Pop culture obsessives writing for the pop culture obsessed.
Pop culture obsessives writing for the pop culture obsessed.

Guitar Hero 5

Recent Guitar Hero games saw developer Neversoft favoring hardcore note-crunching over party-game simplicity. Guitar Hero 5 reverses that approach. Start the game, a song will cue up, and you’ll see an invitation: play. Right from the menu, one to four people can jump into a random song, and can choose whatever instrument they like. Want a traditional band setup? Do it. Want a singer and three guitarists? Got four drum kits? Any setup works. Career mode remains, but all songs are unlocked in quickplay. Career mode offers extra challenges: band members have to hit notes only with upstrokes, or maintain a multiplier for a specified duration. Not interested? Ignore them.

The previously cluttered interface has been redesigned. From menus to in-game screens, everything is easy to navigate. Though Rock Band still boasts superior animated players, these avatars are a big improvement over the stiff, frighteningly ugly models from GH: World Tour. Xbox owners can even play with their Xbox Live avatars, finally making those worth customizing. Neversoft has clearly listened to complaints and made sweeping adjustments. Sometimes crowd sourcing works; this is a smooth, inviting, playable setup.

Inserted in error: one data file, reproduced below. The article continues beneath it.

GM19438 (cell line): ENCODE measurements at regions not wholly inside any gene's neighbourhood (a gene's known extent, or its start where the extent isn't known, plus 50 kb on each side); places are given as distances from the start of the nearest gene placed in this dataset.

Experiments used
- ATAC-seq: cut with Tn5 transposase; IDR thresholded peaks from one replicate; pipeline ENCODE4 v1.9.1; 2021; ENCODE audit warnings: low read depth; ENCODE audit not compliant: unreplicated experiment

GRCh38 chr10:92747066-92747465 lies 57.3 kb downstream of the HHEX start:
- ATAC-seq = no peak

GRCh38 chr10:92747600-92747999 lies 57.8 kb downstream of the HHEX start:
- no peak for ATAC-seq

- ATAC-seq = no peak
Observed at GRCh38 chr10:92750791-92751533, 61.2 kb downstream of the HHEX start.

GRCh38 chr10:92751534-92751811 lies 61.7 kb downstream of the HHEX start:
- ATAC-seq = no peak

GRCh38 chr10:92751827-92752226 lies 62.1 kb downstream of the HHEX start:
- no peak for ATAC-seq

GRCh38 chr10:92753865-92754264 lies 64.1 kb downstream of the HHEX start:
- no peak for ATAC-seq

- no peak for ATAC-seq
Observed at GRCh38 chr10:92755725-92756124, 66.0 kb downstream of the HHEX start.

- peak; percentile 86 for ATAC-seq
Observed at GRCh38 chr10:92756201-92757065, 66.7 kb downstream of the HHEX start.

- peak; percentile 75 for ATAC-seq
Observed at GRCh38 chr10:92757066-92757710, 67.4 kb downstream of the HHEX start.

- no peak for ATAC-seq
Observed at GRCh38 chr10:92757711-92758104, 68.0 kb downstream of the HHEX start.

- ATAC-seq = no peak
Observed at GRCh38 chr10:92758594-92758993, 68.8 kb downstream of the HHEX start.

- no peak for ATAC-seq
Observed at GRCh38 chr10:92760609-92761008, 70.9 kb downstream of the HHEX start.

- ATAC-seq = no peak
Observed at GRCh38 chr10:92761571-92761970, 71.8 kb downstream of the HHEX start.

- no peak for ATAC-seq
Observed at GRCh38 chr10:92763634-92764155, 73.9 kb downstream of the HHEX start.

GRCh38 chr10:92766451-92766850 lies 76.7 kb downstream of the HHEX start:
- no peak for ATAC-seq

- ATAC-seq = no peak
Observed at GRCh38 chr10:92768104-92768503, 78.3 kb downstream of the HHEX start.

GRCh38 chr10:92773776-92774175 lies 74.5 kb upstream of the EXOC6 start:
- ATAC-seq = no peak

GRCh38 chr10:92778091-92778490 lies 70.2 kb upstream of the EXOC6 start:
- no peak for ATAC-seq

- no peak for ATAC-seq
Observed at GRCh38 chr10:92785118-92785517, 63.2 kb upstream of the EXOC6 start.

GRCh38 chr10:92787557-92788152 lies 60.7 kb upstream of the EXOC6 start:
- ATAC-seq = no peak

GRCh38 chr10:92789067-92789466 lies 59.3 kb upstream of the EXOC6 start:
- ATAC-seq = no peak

Not everything shines. The setlist is heavy on forgettable recent bands and songs that already appeared in Rock Band. Compared to the competition, the GH online store remains anemic; it’s harder to bolster the setlist with purchased tracks. It’s a less-demanding game, too. The threshold for failure has dropped significantly; hardcore players may think it too easy. Granted, the series had become tremendously challenging, sometimes brutal, at higher difficulty levels. But challenge is a good thing. Not everyone should be able to rock Expert vocals on “Under Pressure.”

Finally, there’s a lot to be said for respect. A new version of Public Enemy’s “Bring The Noise” with fucking Zakk Wylde is one thing, but creating digital avatars of players like Johnny Cash and Kurt Cobain has always been questionable. Allowing players to make the Cobain avatar sing “Kryptonite” by 3 Doors Down sounds the sourest note in the music-game genre.